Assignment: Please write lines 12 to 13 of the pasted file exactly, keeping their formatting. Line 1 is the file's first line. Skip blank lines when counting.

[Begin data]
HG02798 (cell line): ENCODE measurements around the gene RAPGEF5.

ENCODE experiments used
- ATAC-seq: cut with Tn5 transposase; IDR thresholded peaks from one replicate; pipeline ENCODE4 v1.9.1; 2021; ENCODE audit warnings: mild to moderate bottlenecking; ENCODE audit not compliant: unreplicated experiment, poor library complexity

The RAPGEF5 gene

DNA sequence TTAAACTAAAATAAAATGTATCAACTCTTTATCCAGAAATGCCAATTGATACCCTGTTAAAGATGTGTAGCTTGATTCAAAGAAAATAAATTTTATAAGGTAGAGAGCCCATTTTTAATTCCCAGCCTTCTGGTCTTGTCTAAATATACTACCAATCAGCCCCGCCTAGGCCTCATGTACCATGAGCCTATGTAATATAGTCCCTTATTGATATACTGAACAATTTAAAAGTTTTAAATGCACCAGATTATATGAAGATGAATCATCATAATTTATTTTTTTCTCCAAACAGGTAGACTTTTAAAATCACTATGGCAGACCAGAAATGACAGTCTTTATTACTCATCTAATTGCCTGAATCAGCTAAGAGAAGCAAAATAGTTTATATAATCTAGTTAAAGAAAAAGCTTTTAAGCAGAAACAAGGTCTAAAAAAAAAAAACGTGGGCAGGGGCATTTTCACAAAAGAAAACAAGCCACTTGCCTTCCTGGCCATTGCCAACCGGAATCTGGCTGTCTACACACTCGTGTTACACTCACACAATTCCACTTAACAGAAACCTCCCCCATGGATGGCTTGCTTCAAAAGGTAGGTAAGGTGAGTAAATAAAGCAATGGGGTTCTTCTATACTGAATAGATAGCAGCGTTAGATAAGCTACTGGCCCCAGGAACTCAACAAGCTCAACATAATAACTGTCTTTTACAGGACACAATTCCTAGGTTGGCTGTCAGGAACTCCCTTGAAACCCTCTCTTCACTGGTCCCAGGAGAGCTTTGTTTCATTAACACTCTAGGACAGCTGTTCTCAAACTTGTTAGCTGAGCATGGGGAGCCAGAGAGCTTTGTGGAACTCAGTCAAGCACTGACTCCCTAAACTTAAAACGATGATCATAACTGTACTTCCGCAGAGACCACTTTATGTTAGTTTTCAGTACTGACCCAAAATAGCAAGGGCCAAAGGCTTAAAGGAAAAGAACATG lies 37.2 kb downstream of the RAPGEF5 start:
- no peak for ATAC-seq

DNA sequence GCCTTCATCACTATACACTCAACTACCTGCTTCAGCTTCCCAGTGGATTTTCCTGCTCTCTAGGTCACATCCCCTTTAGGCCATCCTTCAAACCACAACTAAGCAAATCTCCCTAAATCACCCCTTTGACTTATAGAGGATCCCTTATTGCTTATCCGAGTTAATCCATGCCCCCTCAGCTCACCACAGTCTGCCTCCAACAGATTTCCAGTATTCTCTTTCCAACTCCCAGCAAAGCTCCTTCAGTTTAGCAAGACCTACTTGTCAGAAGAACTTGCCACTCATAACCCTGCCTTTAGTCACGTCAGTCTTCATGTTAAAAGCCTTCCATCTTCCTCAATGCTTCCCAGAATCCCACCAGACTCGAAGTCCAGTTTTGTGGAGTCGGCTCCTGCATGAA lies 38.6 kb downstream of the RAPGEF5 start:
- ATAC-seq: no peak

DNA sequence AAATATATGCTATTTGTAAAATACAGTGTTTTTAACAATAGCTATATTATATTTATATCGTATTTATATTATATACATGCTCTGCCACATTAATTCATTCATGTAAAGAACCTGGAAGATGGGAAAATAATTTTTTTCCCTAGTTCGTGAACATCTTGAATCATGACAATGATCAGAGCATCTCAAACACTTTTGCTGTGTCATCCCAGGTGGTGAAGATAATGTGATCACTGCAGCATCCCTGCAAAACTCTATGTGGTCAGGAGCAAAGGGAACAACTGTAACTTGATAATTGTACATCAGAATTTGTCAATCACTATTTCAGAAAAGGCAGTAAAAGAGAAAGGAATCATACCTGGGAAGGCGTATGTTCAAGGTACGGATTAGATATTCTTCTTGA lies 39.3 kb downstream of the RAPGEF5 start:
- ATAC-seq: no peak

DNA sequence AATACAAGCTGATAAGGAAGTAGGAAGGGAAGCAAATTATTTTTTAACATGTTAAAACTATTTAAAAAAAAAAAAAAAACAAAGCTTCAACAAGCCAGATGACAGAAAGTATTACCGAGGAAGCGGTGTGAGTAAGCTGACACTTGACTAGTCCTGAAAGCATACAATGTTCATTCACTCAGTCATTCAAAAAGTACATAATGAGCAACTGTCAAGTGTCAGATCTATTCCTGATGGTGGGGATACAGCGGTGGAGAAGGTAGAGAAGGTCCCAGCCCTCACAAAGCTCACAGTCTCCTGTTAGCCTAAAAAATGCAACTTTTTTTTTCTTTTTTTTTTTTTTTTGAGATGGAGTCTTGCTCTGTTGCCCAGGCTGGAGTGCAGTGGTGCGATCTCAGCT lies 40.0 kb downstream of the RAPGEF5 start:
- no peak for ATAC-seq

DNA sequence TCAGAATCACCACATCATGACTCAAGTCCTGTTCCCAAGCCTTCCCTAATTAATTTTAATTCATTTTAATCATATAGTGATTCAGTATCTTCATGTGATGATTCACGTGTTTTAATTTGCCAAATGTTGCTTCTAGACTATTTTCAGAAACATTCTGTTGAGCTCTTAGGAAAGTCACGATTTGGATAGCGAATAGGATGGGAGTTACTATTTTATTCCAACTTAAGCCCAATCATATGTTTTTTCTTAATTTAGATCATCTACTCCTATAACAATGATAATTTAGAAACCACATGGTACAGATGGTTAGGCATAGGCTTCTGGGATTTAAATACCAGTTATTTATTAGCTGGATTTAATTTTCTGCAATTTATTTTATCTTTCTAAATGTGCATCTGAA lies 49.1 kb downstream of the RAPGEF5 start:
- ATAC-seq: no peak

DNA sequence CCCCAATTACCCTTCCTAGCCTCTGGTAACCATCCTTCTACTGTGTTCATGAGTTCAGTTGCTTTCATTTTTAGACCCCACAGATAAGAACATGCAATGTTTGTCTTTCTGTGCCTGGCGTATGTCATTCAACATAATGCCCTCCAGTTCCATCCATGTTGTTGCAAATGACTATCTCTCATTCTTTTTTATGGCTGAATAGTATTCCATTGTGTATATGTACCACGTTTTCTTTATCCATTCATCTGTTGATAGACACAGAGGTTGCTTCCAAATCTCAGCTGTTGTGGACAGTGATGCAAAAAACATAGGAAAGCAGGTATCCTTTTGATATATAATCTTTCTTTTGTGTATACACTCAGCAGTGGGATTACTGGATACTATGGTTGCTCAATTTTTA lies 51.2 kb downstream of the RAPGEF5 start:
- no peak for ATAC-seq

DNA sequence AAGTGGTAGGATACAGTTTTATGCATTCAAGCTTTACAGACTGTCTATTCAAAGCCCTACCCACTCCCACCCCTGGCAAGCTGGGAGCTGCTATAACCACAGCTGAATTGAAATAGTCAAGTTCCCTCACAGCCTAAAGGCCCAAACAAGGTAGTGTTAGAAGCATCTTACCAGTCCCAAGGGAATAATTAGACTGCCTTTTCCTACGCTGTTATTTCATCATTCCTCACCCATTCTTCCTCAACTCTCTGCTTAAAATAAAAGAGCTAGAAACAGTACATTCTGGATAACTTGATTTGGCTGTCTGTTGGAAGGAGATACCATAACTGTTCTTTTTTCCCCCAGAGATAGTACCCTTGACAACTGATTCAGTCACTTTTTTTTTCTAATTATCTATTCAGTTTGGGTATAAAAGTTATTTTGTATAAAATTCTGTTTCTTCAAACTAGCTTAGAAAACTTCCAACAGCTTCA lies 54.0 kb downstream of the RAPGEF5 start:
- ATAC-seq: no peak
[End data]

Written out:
- no peak for ATAC-seq

DNA sequence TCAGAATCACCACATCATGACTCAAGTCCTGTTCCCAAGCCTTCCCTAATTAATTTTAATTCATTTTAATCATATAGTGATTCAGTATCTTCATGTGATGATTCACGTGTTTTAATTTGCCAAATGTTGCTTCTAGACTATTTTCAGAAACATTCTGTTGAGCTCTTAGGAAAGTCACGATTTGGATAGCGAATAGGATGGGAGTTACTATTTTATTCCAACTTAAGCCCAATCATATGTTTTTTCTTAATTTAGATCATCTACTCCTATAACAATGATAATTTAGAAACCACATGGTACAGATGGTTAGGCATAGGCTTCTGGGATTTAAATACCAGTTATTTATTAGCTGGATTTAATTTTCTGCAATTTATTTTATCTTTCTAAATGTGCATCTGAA lies 49.1 kb downstream of the RAPGEF5 start: